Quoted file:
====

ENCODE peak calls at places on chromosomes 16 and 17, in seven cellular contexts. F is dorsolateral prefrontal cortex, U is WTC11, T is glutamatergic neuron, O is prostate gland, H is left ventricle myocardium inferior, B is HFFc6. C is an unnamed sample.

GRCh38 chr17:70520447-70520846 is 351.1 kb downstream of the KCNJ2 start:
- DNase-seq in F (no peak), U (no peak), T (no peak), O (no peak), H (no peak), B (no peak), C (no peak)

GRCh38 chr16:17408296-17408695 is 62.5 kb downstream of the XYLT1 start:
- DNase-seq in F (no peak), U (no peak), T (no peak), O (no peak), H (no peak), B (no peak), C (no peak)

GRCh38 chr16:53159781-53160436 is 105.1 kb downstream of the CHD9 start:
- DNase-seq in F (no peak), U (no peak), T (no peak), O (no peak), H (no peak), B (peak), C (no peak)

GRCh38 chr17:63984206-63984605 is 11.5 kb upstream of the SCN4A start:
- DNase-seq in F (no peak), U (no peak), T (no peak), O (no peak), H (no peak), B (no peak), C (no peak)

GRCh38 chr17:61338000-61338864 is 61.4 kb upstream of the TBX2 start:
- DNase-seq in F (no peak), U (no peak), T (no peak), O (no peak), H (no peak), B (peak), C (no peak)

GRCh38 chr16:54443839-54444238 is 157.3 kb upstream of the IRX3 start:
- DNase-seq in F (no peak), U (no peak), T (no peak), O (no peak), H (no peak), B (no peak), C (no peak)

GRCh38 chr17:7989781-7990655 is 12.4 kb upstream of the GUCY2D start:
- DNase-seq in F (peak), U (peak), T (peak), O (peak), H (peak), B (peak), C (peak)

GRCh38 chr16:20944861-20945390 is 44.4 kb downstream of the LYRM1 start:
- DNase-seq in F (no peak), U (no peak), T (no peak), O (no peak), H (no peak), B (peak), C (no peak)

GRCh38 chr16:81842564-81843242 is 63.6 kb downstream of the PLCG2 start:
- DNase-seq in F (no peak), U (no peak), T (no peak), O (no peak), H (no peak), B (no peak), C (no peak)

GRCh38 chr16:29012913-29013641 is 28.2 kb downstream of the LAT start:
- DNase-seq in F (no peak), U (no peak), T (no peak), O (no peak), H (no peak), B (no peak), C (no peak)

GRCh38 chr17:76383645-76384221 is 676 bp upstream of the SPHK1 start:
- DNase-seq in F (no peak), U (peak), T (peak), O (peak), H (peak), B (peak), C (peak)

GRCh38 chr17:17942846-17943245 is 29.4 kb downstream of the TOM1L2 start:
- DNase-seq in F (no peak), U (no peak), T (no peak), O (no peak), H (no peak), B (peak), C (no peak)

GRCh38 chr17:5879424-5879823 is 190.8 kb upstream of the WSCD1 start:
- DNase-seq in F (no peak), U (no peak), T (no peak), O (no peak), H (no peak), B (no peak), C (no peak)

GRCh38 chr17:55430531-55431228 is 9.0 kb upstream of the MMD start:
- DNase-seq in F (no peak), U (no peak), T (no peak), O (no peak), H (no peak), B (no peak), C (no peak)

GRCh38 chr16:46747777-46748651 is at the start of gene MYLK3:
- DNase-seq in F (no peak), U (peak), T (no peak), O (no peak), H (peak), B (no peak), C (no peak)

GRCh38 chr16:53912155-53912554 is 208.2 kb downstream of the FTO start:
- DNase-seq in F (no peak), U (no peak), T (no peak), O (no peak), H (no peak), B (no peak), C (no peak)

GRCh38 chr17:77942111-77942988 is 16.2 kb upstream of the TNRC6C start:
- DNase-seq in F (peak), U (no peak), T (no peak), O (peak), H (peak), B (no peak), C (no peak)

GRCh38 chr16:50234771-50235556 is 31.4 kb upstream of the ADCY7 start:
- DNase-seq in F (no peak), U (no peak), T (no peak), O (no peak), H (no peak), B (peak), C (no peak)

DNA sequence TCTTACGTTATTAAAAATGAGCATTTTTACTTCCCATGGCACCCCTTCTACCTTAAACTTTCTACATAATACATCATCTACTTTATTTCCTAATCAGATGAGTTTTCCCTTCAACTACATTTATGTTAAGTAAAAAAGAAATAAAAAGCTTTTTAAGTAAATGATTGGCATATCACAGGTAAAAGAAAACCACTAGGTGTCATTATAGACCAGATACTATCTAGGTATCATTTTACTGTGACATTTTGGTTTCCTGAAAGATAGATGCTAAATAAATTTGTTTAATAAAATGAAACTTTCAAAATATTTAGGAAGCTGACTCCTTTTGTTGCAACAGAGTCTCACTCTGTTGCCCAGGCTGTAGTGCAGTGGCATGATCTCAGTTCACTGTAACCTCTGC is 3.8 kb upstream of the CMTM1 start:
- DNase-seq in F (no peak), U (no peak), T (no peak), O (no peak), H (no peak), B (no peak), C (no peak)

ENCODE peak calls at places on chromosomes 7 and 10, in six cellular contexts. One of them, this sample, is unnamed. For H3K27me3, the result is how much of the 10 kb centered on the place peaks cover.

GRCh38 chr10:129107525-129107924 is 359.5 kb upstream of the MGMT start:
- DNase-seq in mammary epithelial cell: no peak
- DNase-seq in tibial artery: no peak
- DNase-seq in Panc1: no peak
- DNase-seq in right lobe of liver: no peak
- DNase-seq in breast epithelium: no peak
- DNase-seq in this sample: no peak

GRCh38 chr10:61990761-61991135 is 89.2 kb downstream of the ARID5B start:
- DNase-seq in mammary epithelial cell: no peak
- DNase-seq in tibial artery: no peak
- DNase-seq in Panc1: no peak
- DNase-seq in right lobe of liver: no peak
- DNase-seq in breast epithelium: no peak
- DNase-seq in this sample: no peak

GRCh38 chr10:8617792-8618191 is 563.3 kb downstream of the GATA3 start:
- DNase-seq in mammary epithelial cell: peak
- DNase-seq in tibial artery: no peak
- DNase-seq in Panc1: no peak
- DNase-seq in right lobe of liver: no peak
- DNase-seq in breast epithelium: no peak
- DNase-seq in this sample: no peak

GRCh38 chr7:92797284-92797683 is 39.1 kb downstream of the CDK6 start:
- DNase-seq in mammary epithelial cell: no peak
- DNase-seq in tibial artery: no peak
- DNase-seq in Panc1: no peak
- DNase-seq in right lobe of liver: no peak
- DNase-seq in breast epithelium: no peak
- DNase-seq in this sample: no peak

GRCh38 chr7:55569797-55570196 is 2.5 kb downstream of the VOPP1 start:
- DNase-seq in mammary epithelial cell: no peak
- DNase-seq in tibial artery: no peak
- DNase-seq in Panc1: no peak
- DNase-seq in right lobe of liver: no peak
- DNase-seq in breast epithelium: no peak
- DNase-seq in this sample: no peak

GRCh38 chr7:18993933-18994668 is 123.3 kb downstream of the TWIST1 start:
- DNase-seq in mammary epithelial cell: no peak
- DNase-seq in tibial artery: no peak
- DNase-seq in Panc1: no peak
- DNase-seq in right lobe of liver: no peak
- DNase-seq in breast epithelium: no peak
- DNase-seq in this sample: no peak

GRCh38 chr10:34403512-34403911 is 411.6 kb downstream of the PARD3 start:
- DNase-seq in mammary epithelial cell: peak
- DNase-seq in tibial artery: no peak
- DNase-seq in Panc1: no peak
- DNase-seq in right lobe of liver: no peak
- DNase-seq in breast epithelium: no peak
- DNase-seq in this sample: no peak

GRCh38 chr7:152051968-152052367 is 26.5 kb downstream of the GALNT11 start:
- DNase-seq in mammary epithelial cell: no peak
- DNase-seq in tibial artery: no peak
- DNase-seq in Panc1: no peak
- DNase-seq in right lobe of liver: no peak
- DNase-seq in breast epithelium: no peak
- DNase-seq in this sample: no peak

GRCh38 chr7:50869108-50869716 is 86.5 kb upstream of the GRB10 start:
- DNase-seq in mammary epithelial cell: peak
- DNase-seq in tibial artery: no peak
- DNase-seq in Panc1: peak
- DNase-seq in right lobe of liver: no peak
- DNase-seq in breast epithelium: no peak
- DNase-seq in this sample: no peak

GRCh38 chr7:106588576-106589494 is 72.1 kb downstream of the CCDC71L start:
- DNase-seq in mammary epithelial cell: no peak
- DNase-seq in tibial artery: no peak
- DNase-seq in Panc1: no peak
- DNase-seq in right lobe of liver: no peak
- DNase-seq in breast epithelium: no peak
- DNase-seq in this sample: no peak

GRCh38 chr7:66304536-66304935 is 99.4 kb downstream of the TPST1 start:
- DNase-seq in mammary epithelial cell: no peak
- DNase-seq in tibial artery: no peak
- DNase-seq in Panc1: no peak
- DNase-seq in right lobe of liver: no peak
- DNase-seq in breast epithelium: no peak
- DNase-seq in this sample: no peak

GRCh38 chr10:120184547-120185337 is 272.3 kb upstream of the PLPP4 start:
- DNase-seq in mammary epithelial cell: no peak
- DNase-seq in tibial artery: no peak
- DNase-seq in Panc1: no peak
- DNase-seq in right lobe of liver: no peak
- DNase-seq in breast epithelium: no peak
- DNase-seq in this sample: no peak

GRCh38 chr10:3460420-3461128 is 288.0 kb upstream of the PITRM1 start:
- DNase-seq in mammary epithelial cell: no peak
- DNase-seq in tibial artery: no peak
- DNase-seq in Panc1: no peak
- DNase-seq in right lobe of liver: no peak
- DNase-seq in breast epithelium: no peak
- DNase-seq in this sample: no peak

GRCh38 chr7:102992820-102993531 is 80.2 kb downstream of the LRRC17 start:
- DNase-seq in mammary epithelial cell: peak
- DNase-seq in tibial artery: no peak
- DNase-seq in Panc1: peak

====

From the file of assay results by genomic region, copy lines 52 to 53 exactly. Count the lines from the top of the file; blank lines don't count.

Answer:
- DNase-seq in right lobe of liver: no peak
- DNase-seq in breast epithelium: no peak